Can electronic surveillance conducted in the context of a criminal investigation be disclosed to a plaintiff in a class action? Yes, according to a majority of the Supreme Court of Canada in Imperial oil v. Jacques, 2014 SCC 66.

In this case, the Competition Bureau of Canada had obtained permission to conduct electronic surveillance of various individuals who were suspected of fixing gas prices in certain regions of Quebec. The operation, code-named "Octane," intercepted and recorded more than 220,000 private communications.

As Octane was underway, a class action was authorized against a number of individuals and entities being kept under surveillance. Plaintiff Jacques alleged that the defendants had engaged in anti-competitive behaviour and were liable towards consumers who had purchased fuel from their service stations. The Plaintiff sought to obtain some of the intercepted communications under article 402 of the Quebec Code of Civil Procedure. This provisions states that if "it appears from the record that a document relating to the issues between the parties is in the possession of a third-party, he ordered to give communication of it..."

In first instance, the Superior Court of Quebec ordered communication of the specific recordings sought by the Plaintiff. The Superior Court found that no relevant immunities could be invoked by the defendants under the Competition Act or the Criminal Code. The Quebec Court of Appeal refused leave to appeal the decision.

The Supreme Court agreed with the Superior Court and maintained the decision of first instance.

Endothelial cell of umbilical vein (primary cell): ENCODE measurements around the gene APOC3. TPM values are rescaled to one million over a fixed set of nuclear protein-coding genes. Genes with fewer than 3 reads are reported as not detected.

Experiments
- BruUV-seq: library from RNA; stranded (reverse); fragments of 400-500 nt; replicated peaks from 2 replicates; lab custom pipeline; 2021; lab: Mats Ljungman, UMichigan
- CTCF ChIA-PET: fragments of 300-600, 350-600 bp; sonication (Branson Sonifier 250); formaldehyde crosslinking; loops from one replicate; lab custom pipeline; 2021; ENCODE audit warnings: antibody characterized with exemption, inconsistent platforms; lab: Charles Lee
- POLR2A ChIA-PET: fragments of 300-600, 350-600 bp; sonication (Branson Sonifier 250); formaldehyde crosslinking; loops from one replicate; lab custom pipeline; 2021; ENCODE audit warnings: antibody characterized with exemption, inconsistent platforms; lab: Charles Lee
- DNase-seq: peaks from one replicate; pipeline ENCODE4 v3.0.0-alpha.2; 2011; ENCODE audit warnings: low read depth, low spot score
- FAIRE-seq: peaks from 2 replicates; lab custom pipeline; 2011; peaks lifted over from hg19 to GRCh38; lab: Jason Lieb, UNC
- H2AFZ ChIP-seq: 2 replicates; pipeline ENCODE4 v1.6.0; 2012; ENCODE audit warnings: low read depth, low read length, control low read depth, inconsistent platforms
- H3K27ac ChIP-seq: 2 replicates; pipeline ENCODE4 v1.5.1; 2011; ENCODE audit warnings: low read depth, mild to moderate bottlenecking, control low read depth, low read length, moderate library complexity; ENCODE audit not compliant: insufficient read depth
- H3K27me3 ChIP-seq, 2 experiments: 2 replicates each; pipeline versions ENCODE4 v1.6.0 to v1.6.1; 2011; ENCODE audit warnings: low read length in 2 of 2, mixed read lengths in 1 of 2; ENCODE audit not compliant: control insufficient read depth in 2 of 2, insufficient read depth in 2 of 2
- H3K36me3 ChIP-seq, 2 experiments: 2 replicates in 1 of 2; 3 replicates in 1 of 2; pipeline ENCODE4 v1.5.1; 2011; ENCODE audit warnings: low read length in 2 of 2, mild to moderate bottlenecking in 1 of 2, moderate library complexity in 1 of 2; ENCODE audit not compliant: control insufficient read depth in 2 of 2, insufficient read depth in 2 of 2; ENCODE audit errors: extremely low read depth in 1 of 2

According to the majority (the Chief Justice agreeing with the result, but for separate reasons), although the Criminal Code prohibits the unlawful disclosure of information, doing so is not an offence if it is made in the course or for the purpose of giving evidence in a civil trial. This broader, more generous approach to the applicable criminal law rules is supported by the existing case law and academic literature.

The majority added that article 402 C.C.P. provides the trial judge with discretion in determining what constitutes reasonable disclosure in a given set of circumstances, including the relevance of the intercepted communications to the legal debate between the litigants and the extent and prejudicial consequences of the proposed invasion of privacy.

The majority stated that, at the exploratory stage of a proceeding, privacy concerns are generally tempered by the duty of confidentiality imposed upon the parties, their lawyers and any experts involved in the litigation.

In a dissenting opinion, Justice Abella concluded that disclosing to a private litigant communications intercepted during a criminal investigation would provide that litigant with an extraordinary advantage that he or she would not otherwise be entitled to. Such disclosure would also infringe the right to privacy enshrined in Quebec's Charter of Human Rights and Freedoms.

It follows that parties in Quebec whose communications have been lawfully intercepted by authorities in the course of a criminal investigation may see those communications disclosed to a civil plaintiff under article 402 C.C.P., provided the disclosure is found to be appropriate and proportionate by the trial judge.

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